The majority of the rates advertised by electricity providers are for new customers only. These rates aren’t necessarily teaser rates but it is something to be aware of. When it comes time to renew your electricity contract, your provider will notify you at least 30 days before your plan expires and include a new offer. Chances are the new rate won’t be as good as what you’ve been paying. Even though your provider may say this is the ‘best offer available’ and ‘act now’ before it expires, you should still shop around just to make sure. But whatever you do, don’t ignore the contract expiration notification.
As a result, the cost to cool our house is getting obscene. We could dial the temp up to 80 degrees, put a kiddie pool in the living room, and buy some Misty Mates from HSN, but I'm not willing to go there. I work from home, and I won't be miserable to save a few bucks. I'm also not going to buy a new refrigerator just to save $72 over the course of a year, install a programmable thermostat when ours works fine, or purchase a new washing machine with energy-efficient motors and pumps. If I needed new appliances, sure, I'd check out energy-efficient models, but ours are all sufficient.
Install a green roof. Many new office buildings in big cities are installing green roofs as insulation to absorb the heat from the sun and keep in warmth during the winter. They also help deflect any excess sunlight that may unnecessarily heat the building on hotter days. Green roofs have an estimated lifespan of 40 years, and it is estimated that an average sized green roof could save the owner over $200,000 in this time.
“Southern Electric was great for me. They did the wiring in my new home as well as installed a great room ceiling fan (20ft ceilings) a few months later. I purchased the fan through them and when they arrived to install it we realized we had picked the wrong metal to match our house. It was entirely our fault, but Southern Electric swapped it out, no problem, and came back to install the new model a few weeks later. No additional fees.”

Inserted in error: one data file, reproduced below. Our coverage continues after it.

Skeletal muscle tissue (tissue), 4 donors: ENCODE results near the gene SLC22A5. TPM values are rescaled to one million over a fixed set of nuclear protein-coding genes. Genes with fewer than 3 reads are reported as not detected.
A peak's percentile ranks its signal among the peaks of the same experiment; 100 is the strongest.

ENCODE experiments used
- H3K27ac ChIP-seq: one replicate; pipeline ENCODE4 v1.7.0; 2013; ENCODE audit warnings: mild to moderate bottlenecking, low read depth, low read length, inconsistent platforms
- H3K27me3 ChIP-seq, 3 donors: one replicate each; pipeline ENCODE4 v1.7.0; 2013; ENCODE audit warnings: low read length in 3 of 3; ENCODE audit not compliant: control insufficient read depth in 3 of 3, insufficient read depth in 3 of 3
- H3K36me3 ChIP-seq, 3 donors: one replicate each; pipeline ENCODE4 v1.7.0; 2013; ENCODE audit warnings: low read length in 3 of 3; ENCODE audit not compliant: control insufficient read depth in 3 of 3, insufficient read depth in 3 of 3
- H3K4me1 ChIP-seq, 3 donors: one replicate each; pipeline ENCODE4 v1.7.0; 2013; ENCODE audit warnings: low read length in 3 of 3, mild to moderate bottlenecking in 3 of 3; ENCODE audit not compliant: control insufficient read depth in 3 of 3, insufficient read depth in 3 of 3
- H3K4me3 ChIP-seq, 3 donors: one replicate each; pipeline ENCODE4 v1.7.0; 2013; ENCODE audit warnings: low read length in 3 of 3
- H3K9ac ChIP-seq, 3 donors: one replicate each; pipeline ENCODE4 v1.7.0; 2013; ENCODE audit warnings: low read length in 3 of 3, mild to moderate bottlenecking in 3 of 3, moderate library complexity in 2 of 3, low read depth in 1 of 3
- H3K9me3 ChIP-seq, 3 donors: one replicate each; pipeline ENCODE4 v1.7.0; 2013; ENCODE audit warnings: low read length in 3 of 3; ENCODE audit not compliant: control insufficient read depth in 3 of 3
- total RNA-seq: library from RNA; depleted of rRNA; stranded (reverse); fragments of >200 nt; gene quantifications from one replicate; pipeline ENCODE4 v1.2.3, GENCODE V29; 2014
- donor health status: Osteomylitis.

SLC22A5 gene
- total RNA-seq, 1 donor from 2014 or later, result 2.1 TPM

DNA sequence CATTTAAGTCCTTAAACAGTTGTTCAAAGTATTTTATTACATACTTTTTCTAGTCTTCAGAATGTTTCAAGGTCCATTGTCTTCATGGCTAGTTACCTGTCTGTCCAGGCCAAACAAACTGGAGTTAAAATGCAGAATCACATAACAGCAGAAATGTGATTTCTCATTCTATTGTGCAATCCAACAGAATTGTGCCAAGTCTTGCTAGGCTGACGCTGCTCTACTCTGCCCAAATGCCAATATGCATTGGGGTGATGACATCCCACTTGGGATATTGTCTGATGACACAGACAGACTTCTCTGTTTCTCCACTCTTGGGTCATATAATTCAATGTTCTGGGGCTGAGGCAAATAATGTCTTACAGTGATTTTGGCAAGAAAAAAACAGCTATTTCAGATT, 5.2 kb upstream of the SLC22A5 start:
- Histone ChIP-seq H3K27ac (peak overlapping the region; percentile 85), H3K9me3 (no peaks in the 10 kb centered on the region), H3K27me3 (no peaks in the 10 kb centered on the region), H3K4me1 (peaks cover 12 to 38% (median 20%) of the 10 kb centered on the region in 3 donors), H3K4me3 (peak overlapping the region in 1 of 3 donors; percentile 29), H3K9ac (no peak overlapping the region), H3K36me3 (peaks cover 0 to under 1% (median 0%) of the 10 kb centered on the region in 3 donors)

The growth in wind power and natural gas fueled power will offset the loss in coal over time but for the summer of 2018, expected record demand for electricity will converge with power plant closures to put a squeeze on wholesale electricity rates.  This, in turn, will cause the retail electricity prices paid by most Texas consumers to increase. The rise in wholesale rates could be particularly dangerous for consumers who have electricity plans that are tied directly to the wholesale price of electricity.
Unfortunately, most of us keep things plugged in for hours or even days between the times we actually use them. This includes TVs, computers, DVD players, DVRs, Xbox and Playstation consoles, our air conditioning or heating (when we are out), toaster ovens, and much more. These things are then using electricity even when you are not using them. I’ve read that DVRs and gaming consoles are especially electricity needy even when not in use.
Fund portfolios are actively managed, and holdings may change daily. Holdings are reported as of the most recent quarter-end. Holdings in the Global Resources Fund as a percentage of net assets as of June 30, 2014: Microsoft (0.00%), Amazon.com (0.00%), Expedia.com (0.00%), Boeing (0.00%), General Electric Co. (0.00%), United Technologies (0.00%), Landsvirkun (0.00%), Alcoa Inc. (2.42%), Rio Tinto Alcan (0.00%), Century (0.00%).
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I can’t speak for anyone else, since I haven’t been in the body of anyone else. But I personally am more bothered by humidity than I am by heat. That means that when it is 100 degrees outside (and it has reached that many days this summer), I can be comfortable at 80 degrees in the house, because the AC is constantly running and therefore getting rid of the humidity. But, for instance, today was a high of 80 in my area. Because of this, I was sweating profusely even when the indoor temperature was 76 degrees, mainly because the AC wasn’t running as often. But perhaps other people are less disturbed by humidity. But I think my point (and others’) still stands that with extreme air conditioning, we condition ourselves to want it to be cooler and cooler. Go to another culture where they don’t use it so often, and you will be surprised by how comfortable people look hanging outside in the summer. They are just used to “real” air and not processed air like we have. Having said that, I love my processed air in moderation :).

As a result, the cost to cool our house is getting obscene. We could dial the temp up to 80 degrees, put a kiddie pool in the living room, and buy some Misty Mates from HSN, but I'm not willing to go there. I work from home, and I won't be miserable to save a few bucks. I'm also not going to buy a new refrigerator just to save $72 over the course of a year, install a programmable thermostat when ours works fine, or purchase a new washing machine with energy-efficient motors and pumps. If I needed new appliances, sure, I'd check out energy-efficient models, but ours are all sufficient.
Unfortunately, most of us keep things plugged in for hours or even days between the times we actually use them. This includes TVs, computers, DVD players, DVRs, Xbox and Playstation consoles, our air conditioning or heating (when we are out), toaster ovens, and much more. These things are then using electricity even when you are not using them. I’ve read that DVRs and gaming consoles are especially electricity needy even when not in use.